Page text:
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  • 1. Albabtain, Reham
    et al.
    Azeem, Muhammad
    KTH, School of Chemical Science and Engineering (CHE), Chemistry. Karolinska Institutet, Sweden.
    Wondimu, Zenebech
    Lindberg, Tulay
    Borg-Karlson, Anna-Karin
    KTH, School of Chemical Science and Engineering (CHE), Chemistry, Organic Chemistry.
    Gustafsson, Anders
    Investigations of a Possible Chemical Effect of Salvadora persica Chewing Sticks2017In: Evidence-based Complementary and Alternative Medicine, ISSN 1741-427X, E-ISSN 1741-4288, article id 2576548Article in journal (Refereed)
    Abstract [en]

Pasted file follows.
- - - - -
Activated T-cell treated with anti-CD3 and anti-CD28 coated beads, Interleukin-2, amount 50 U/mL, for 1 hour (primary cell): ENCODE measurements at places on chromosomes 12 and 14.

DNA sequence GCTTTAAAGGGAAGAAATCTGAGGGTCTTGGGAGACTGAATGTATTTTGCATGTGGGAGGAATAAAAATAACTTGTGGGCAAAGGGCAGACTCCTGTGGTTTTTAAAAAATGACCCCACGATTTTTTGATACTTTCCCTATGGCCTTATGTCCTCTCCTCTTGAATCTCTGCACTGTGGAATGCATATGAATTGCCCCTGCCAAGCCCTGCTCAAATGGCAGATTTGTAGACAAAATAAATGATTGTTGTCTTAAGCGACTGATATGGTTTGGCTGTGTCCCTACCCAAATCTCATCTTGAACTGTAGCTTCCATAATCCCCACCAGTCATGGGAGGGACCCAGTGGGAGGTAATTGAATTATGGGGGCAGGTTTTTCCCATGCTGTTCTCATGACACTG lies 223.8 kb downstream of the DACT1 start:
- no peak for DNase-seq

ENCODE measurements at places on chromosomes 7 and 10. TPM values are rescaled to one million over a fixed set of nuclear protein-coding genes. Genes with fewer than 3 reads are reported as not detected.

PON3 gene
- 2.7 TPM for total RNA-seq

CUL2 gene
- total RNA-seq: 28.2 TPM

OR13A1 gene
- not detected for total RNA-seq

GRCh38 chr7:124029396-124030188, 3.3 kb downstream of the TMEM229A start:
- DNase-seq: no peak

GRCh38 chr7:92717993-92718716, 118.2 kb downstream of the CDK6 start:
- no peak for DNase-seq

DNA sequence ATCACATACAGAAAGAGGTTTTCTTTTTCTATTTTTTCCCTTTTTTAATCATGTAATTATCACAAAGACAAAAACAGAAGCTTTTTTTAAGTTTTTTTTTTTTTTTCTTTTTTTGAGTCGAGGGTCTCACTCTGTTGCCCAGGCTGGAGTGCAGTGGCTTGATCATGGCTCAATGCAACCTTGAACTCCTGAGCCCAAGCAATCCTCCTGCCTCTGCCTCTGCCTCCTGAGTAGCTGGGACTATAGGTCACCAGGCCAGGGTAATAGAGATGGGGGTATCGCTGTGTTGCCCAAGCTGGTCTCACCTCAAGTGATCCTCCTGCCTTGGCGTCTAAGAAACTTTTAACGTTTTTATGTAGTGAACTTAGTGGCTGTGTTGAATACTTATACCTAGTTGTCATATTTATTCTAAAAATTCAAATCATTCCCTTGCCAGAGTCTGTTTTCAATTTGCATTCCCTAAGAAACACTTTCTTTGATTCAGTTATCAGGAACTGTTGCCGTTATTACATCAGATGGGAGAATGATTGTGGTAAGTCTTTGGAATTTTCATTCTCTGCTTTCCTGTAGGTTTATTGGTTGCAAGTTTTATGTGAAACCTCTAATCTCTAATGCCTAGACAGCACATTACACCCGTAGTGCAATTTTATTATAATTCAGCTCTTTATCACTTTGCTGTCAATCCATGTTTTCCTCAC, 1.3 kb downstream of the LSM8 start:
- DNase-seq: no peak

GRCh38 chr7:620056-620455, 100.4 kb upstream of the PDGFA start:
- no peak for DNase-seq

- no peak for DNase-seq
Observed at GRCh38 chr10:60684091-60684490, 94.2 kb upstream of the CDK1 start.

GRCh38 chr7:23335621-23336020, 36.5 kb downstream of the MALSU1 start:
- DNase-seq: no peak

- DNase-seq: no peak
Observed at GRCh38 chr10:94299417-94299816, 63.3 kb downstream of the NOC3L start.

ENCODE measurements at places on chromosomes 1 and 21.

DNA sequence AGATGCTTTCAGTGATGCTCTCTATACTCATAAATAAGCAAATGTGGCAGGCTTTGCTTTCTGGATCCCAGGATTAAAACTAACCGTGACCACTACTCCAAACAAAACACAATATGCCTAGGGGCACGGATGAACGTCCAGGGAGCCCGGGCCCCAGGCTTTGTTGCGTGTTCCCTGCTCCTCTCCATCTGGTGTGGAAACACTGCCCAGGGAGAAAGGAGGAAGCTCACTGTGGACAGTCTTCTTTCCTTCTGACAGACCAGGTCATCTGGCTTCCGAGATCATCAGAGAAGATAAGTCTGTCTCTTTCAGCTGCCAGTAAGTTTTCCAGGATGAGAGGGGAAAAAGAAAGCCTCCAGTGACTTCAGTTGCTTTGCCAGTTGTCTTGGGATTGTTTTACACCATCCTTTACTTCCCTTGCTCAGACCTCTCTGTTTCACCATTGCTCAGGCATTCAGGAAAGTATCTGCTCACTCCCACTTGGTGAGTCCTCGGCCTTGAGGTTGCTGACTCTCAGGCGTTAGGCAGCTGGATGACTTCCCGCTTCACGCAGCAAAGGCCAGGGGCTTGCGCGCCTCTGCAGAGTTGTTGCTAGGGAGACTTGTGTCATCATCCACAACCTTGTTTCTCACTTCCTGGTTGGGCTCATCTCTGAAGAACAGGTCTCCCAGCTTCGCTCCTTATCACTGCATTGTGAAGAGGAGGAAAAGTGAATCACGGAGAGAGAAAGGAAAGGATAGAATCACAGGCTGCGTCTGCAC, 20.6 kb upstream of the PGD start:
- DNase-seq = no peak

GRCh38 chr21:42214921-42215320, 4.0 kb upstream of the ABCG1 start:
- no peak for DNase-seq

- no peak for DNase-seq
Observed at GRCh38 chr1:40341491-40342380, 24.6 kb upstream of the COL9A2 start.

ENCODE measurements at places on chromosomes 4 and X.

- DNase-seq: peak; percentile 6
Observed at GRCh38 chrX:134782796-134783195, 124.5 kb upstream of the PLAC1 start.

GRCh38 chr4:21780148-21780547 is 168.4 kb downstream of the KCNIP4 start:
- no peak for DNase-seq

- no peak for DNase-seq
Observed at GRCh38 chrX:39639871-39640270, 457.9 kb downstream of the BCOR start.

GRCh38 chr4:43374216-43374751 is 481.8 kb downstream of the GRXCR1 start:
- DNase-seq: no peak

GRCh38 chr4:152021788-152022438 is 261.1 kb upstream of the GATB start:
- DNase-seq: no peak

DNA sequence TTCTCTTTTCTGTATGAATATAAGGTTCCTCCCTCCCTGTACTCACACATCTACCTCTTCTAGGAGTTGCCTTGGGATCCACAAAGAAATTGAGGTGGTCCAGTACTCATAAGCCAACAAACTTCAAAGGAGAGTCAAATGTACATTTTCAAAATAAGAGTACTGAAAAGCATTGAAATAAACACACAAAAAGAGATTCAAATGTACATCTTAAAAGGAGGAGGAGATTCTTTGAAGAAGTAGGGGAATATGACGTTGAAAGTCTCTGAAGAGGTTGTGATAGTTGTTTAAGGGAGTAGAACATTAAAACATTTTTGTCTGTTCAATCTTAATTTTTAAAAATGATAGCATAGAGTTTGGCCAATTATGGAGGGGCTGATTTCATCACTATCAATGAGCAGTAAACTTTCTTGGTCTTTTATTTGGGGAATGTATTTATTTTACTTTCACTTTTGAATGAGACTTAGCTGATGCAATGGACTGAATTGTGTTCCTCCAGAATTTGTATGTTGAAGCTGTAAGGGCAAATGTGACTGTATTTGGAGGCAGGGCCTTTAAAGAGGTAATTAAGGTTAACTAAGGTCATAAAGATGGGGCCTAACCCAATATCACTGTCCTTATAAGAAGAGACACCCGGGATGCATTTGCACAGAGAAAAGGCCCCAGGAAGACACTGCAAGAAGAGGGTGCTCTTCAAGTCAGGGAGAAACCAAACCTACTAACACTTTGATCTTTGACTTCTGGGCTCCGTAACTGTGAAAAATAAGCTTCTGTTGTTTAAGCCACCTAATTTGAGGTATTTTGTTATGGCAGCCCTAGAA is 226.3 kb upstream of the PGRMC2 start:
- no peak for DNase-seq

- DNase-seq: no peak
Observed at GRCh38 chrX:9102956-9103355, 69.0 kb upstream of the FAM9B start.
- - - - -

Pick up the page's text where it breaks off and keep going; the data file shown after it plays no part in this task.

Salvadora persica is commonly used chewing sticks in many parts of the world as an oral hygiene tool. This study measured the amount of benzyl isothiocyanate (BITC) released into the mouth and assessed its retention time in saliva. The study also tested if the released amount of BITC could potentially be antibacterial or cytotoxic. Twelve subjects brushed their teeth with fresh Miswak once, twice, and four times. The amount of BITC in the saliva and in the used brushes was quantified using gas chromatography-mass spectrometry. The antibacterial effect of BITC and Miswak essential oil (MEO) was tested against Haemophilus influenzae, Aggregatibacter actinomycetemcomitans, and Porphyromonas gingivalis. The cytotoxic effect on gingival fibroblasts and keratinocytes was tested using MTT. The highest amount of the active compounds was detected in saliva after using the Miswak tip for once and immediately. It significantly decreased when the Miswak tip was used more than once and thus after 10 min. The growth of the tested bacteria was inhibited by MEO and BITC in a dose dependent manner, P. gingivalis being the most sensitive. MTT assay showed that BITC and MEO were cytotoxic towards gingival fibroblasts while oral keratinocytes showed resistance. This study suggests that the Miswak tip should be cut before each use to ensure the maximum effect.